In this week’s episode of i-Dolts, the unreal TV series to find the best exponents of mediocrity in a sea of talent, we have a number of contestants trying to make it into the top 10.
First up is Lawrence Mushwana, Public (Sector) Protector, singing his version of I Can See Clearly Now. However, the judges have decided to disqualify him as it appears that he is lip-synching to music coming through an earpiece.
Mcebisi Skwatsha, with backing vocals by Cape Town’s mayor, Nomaindia Mfeketo, is next, singing Love Me Tenders.
This is what the judges thought: Mara Louw, ”I really like The Voice. It is a fine gossip tabloid”. Gareth Cliff suggested that Skwatsha would have made more of an impression if he didn’t constantly look over his shoulder while he sang. Dave Thompson simply said no, but the first two letters of his name give away his politics. And Randall Abrahams thought that, although this was Skwatsha’s signature song, he should try other material. Like, Twinkle, Twinkle Waning Star.
Another entrant from the Motherless City — so-called because of the apparent drinking habits of a large number of its inhabitants — Blackman Ngoro sings Somewhere, Over the Rainbow. According to insiders, he could not finish because of a coughing fit.
From the tenth province of South Africa, bought for a discount as ”soiled goods”, comes Robert Mugabe, still singing his version of I Did it My Way, followed by Avril Lavigne’s Nobody’s Home (Since I Bulldozed All Their Houses). Mugabe put himself through to the next round after he fired all the judges.
Brian van Rooyen missed his chance to impress the judges because he got carried away while practising in front of the mirror at home, and then, unfortunately, started to believe himself as he sang Hot Chocolate’s You Sexy Thing. The judges suggested that he get carried away, period.
Marthinus van Schalkwyk has been very quiet recently, brooding over the anniversary of the floor crossing. However, he has entered this week’s round of i-Dolts with a song by Brenda Fassie, Weekend Special, mainly to market a two-day tourist pass that includes a free visit to the NNP museum.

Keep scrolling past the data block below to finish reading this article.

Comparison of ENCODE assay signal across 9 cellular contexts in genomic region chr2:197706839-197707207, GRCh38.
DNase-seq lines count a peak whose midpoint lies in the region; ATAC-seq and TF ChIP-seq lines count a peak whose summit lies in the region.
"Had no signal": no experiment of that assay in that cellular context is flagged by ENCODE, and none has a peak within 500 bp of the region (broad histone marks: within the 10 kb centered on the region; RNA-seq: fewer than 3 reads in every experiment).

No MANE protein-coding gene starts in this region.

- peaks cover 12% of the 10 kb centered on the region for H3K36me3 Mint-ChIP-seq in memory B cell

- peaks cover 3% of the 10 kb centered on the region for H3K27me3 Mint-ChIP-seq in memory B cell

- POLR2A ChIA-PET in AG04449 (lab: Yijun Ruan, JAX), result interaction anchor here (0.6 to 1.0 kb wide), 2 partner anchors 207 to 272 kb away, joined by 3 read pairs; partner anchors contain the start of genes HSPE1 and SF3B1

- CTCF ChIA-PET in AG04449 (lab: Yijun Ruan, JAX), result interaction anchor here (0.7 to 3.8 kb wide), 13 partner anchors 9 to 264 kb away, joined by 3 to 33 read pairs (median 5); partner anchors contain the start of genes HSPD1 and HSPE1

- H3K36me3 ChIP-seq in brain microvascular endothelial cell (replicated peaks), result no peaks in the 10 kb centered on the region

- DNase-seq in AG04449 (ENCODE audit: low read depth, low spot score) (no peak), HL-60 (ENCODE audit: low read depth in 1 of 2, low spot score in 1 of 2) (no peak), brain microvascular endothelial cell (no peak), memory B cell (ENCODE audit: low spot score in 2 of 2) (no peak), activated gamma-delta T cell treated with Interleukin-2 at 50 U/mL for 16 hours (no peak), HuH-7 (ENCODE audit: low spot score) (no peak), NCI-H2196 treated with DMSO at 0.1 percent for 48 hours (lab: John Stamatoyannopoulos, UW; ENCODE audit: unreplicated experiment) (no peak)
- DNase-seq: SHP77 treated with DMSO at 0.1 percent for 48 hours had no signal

Snuki Zikalala, a repeat offender in giving us the good news according to a regular gaggle of ministers, performs Britney’s Oops, I Did it Again. The judges put him through to the next round as they were suitably bored.
Mark Scott-Crossley is a late entrant with Can’t Buy Me Love (or Freedom for That Matter). The judges sentenced him to spend the lion’s share of the next part of his life behind bars.
Sandi Majali of Imvume Management tried to work at the judges’ hearts with a plaintiff rendition of Queen’s I’m Just a Poor Boy, Nobody Loves Me. They were suitably impressed, and put him through to the next round of court battles.
Khaya Ngqula — mainly because of his fears of another SAA strike — sang Rod Stewart’s I Am Sailing. The judges puked.
The crowd favourite, Manto Tshabalala-Msimang, ends this week’s round in fine voice, but won a mixed reception from the judges. Mara wanted to put her through because it’s Women’s Month. Gareth said her garlic breath put him off. Dave said that what she sang was unrecordable. And Randall did his usual ”no comment”.
i-Dolts. Coming soon through a newspaper to you.